PROFILE20111Kamuran “Sonic” Bayrasli, D-21394, started skydiving in 1992 after watching ESPN coverage of the then-current world record 200-way formation. He is now a USPA AFF and Tandem Instructor, PRO-rating holder and Safety & Training Advisor. Bayrasli is also active in swoop competitions and aerial photography and videography. In addition, he’s an FAA Master Rigger who owns The Ranch PROShop, the gear store and rigging loft at Skydive The Ranch in Gardiner, New York; and Ulster County Containers & Canopies (UC3), a BASE-gear company that sells gear approved by the FAA for skydiving. more »

How Skydiving Changed My Life - Chad Christian

HSCML20111

by Chad Christian | B-34226 | Houston, Texas

In August of 2008, I was diagnosed with stage IV non-Hodgkin’s lymphoma. The doctors and other medical center staff told me that I had about six months to live and that treatment was not an option. Being the fighter that I am, I told them they were insane and that I would go broke getting treatments before I would allow myself to die. One year later, I was in remission. I felt that life had just flashed before my eyes. I proved, not only to the doctors but to my friends and family, that I had the will to succeed and would do anything in my power to make the most of life. more »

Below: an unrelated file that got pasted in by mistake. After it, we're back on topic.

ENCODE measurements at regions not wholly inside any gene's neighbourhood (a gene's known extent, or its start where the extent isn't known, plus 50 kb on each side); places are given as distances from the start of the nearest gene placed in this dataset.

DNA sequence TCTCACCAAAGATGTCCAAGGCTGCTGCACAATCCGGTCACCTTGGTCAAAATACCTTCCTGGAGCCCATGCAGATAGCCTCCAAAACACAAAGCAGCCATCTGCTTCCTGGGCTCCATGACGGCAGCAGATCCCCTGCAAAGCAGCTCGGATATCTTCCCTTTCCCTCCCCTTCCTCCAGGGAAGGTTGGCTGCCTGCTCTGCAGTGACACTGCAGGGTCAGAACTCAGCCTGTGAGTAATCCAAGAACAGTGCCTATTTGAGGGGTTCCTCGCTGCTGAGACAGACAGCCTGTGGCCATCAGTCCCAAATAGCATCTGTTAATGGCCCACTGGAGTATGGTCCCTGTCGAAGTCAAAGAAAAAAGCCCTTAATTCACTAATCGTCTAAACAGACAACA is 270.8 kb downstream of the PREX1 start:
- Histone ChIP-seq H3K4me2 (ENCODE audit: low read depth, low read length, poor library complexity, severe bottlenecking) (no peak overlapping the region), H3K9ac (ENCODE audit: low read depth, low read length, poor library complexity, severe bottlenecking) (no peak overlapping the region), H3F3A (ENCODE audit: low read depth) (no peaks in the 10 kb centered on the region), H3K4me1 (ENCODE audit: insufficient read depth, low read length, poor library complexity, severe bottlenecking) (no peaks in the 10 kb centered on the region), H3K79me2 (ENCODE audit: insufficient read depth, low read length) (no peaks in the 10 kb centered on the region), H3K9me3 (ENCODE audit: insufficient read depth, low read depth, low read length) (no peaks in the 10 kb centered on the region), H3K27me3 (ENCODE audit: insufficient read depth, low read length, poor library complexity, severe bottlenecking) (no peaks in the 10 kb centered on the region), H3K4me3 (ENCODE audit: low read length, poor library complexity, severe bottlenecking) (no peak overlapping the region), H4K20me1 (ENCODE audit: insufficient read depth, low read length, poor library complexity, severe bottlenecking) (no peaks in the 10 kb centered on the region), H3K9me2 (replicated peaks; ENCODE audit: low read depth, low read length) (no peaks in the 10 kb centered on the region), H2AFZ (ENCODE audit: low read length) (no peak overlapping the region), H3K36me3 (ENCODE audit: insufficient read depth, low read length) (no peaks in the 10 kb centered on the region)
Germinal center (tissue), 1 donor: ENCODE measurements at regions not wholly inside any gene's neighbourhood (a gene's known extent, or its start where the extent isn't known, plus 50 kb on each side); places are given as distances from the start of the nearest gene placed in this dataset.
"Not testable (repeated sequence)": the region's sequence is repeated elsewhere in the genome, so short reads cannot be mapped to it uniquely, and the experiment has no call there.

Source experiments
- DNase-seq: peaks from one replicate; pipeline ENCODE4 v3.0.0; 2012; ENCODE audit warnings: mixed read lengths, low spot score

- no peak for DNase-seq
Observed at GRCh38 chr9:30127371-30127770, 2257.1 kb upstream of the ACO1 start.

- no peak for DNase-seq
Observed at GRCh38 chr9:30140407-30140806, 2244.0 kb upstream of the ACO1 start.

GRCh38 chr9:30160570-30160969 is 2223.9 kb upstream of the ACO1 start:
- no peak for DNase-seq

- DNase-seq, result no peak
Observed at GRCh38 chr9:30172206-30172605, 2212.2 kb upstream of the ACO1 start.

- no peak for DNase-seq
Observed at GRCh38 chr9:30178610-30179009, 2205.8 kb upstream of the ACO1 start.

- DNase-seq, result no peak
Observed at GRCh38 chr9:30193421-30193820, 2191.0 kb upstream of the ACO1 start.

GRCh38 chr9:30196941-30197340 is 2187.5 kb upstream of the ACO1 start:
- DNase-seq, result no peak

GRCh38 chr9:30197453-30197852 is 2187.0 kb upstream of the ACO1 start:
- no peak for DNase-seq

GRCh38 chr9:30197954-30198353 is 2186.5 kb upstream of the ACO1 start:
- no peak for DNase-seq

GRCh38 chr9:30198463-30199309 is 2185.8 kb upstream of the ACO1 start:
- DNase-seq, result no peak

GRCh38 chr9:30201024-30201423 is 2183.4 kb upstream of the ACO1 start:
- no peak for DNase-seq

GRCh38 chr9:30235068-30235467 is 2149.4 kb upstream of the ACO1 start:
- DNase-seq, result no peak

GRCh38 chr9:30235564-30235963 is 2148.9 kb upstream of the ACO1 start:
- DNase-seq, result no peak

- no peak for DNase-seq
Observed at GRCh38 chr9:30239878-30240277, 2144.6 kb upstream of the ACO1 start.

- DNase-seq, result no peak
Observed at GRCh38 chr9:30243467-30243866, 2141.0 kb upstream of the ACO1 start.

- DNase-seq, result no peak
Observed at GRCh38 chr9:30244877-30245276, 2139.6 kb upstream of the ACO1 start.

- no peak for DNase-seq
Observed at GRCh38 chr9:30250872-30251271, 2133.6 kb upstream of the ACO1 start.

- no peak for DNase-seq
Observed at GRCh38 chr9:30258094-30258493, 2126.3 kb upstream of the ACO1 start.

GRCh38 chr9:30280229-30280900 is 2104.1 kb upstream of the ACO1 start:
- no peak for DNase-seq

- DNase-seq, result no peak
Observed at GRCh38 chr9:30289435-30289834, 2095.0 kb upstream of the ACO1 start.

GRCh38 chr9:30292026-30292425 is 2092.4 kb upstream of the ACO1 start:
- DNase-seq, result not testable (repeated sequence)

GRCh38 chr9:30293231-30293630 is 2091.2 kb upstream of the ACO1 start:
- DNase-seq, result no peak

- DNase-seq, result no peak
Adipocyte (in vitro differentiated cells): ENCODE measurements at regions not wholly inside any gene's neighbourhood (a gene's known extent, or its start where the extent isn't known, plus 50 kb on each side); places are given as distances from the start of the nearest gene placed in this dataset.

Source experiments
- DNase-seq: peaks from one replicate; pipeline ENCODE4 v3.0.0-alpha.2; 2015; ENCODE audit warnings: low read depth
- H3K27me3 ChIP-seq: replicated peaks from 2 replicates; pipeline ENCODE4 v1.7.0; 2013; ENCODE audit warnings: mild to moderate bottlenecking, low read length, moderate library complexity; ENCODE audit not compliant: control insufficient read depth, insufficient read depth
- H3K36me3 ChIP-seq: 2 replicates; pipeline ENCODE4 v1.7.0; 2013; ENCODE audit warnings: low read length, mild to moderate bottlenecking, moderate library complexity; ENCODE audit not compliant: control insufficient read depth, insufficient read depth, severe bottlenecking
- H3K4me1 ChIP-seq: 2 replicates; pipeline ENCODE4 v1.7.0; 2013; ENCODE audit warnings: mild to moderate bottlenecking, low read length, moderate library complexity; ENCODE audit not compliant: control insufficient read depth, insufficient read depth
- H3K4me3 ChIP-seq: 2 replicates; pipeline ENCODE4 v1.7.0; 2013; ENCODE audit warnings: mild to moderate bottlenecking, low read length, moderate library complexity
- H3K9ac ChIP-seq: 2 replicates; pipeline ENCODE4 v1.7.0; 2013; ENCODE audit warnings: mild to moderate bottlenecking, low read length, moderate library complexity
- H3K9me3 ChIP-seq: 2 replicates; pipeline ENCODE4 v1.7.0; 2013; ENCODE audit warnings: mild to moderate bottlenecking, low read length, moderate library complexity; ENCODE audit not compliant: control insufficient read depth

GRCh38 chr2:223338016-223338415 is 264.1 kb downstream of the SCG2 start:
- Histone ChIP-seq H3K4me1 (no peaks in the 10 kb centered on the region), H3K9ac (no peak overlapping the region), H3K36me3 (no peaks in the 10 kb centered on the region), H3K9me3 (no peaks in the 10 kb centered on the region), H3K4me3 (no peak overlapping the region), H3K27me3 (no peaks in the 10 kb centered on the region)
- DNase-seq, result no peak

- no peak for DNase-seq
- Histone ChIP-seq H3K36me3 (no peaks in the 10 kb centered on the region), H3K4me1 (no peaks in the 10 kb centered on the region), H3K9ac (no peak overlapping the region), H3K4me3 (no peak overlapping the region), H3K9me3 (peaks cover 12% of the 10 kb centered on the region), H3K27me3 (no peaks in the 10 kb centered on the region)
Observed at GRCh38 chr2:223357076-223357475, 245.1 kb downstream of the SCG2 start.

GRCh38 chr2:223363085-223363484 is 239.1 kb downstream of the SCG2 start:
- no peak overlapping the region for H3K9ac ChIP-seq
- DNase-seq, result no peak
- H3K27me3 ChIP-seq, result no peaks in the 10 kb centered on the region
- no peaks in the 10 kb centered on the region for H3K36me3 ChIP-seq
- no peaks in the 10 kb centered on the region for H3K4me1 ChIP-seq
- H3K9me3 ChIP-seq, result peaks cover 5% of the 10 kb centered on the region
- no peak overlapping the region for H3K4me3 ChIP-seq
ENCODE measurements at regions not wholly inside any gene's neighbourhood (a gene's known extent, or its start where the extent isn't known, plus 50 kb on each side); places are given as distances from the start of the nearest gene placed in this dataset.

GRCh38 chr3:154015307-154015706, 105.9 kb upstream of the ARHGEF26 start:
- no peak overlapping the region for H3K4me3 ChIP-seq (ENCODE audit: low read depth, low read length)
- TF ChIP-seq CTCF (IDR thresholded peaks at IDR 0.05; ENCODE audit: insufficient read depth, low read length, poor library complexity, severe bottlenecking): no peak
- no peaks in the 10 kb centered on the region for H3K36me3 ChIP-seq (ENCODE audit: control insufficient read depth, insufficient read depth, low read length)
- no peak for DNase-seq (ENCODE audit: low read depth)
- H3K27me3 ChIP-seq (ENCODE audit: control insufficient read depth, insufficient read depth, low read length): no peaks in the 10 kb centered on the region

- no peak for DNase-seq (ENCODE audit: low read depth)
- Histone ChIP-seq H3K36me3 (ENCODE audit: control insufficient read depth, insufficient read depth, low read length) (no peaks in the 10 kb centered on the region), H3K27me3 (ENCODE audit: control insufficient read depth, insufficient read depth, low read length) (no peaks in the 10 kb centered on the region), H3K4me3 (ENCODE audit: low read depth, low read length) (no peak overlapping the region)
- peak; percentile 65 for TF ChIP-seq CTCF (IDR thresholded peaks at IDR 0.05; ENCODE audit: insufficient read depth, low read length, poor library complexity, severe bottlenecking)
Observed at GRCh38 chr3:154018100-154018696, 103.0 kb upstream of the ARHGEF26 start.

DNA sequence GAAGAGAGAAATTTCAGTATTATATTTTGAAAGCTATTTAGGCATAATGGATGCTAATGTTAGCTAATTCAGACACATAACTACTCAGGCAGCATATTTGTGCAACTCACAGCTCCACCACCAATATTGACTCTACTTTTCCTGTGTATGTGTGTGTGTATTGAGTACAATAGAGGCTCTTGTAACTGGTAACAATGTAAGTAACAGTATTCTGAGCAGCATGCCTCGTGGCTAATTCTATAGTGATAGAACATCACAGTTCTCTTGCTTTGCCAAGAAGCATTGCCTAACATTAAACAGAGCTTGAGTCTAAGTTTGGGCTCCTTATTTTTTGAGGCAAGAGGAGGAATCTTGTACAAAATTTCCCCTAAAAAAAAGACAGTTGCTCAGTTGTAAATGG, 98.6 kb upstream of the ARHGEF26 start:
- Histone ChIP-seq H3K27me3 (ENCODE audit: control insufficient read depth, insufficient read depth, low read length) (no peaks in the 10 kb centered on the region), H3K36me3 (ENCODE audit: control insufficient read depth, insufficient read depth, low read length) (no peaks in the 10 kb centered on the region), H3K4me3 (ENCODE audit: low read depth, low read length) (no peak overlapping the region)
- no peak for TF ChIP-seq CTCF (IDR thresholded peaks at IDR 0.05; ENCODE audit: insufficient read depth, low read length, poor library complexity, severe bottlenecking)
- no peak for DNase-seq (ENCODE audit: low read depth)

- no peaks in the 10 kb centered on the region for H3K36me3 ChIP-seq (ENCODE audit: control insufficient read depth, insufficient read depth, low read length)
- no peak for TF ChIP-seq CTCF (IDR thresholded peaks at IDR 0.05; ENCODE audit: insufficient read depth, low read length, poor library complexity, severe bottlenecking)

Gearing Up - January 2011

EdScott

Age is just a number until put into context (ask any of the members of Skydivers Over Sixty). Organizations age too, and this year on July 10, USPA turns 65. That was the date in 1946 that the National Parachute Jumpers-Rigger, Inc., was incorporated in New York (though the organization had already existed for a number of years as the unincorporated National Parachute Jumper’s Association). By 1957, when the organization became the Parachute Club of America (PCA), there were 354 members, which quickly grew to 6,658 by 1962. By 1968, when PCA changed its name again—this time to the United States Parachute Association—membership was at 9,950. Today membership stands at 33,050, and no, we’re not contemplating a name change. more »

Line Wear

Q:

 

When should I replace my lines? more »

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Ed Scott